EEngland have never had a World Cup opener like this. Six goals and a performance imbued with exuberance and tantalizing possibilities set the stage for the next four weeks in Qatar. Yet that match will surely be remembered for something else: the remarkable sight of Iranian players refusing to sing the national anthem in a gesture of solidarity with oppressed women and protesters back home.
As the anthem echoed through the Khalifa International Stadium, Iranian players pursed their lips, bowed their heads and shook their shoulders. Their stares at 1,000 meters also told you something else: that they and their families could soon pay a heavy price. And yet they continued. The rebels and the damned. A television camera films an Iranian woman in the stands. She cried.
Many Iranian women here sported T-shirts with the phrase “Woman, Life, Freedom”, which has become a rallying cry for protesters since a 22-year-old Kurdish-Iranian woman, Mahsa Amini, died in the hospital while she was in custody. His offence? Not wearing the scarf correctly. They also wore skirts and dresses, sang songs and smiled: fundamental freedoms denied at home.
What made this show of courage from the Iranian players so powerful was that they came under immense pressure to stay out of the revolution in Iran, which human rights groups say man, left more than 450 dead and more than 15,000 arrested.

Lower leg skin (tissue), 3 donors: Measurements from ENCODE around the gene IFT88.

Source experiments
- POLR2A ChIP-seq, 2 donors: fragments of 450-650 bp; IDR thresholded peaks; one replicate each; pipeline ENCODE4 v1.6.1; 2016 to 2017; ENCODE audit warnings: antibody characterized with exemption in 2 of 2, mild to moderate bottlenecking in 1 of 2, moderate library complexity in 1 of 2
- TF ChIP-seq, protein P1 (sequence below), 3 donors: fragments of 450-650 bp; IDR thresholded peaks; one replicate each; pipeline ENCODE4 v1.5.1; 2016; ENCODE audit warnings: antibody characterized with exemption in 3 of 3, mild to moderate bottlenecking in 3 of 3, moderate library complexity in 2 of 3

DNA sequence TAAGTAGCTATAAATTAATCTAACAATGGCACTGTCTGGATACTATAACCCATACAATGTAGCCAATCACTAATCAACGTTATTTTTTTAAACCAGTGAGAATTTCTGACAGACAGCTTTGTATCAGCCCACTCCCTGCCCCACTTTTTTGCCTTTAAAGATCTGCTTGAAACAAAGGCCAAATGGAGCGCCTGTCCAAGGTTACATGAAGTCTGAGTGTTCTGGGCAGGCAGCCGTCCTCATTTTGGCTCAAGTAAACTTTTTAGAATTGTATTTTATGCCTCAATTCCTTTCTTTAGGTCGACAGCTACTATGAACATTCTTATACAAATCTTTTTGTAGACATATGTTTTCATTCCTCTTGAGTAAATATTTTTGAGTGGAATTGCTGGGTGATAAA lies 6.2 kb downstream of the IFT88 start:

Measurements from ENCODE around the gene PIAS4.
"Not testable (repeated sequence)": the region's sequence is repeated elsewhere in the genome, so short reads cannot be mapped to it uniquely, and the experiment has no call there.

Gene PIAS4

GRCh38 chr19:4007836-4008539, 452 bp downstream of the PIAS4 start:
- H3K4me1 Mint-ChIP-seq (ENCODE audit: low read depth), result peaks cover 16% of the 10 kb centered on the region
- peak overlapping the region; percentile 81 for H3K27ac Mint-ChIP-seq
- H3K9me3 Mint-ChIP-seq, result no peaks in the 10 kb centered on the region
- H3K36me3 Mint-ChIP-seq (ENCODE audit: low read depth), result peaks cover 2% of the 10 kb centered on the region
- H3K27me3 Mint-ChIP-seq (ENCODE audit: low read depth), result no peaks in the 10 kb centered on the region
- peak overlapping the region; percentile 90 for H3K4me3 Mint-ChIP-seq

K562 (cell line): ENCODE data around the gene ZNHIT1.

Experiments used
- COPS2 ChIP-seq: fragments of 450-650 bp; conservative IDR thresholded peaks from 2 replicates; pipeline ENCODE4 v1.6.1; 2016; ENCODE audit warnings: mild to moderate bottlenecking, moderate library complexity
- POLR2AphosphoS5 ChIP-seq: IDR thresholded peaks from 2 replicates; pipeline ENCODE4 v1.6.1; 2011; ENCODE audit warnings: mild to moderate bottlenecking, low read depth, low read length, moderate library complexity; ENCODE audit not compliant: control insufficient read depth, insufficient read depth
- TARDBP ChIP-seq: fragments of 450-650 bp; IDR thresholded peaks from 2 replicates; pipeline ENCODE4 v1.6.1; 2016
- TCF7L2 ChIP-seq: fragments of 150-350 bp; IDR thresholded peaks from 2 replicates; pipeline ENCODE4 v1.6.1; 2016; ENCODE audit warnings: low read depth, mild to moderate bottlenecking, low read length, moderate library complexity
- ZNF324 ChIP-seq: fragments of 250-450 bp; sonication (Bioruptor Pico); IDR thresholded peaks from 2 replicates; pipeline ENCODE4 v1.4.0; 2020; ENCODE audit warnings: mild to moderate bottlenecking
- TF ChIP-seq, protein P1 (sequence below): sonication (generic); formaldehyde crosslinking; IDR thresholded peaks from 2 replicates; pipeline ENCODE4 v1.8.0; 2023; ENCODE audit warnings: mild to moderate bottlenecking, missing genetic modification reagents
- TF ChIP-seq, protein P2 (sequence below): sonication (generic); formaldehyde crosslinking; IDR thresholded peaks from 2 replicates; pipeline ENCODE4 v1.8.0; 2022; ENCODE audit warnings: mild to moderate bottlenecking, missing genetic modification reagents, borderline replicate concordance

Under the eyes, two Iranian supporters, Bardia and Fred, saluted the bravery of the players. Bardia had put black tape on his team shirt badge to signal his opposition to the regime, while Fred explained why so many thousands cheered on their team in Qatar.
“For Iranians everywhere, our hearts go out to women and young people,” he said. “Our team belongs to the people, not to the Islamic regime.”
The Iran team fought hard for the next 90 minutes but were no match for England. For years, supporters have urged Gareth Southgate to “release the handbreak”. Not only did the England manager do this, he poured super-diesel into the tank and slammed on the throttle.
A goal from teenager Jude Bellingham started the rout before Bukayo Saka (two), Raheem Sterling, Marcus Rashford and Jack Grealish finished the job. Grealish’s celebration was particularly noteworthy. The Manchester City playmaker promised an 11-year-old fan with cerebral palsy that he would throw a celebration in his honor the next time he scored – and proved as good as his word.
Not that Southgate was entirely satisfied, noting with frustration how his side conceded two late goals. “We know Iran are usually very difficult to play against, so it’s a credit to our players and the movement, the quality of our passing, the quality of our finishing,” he said. declared. “But I didn’t like the end of the match. I understand the focus drift, but that won’t be enough for us to progress in the tournament.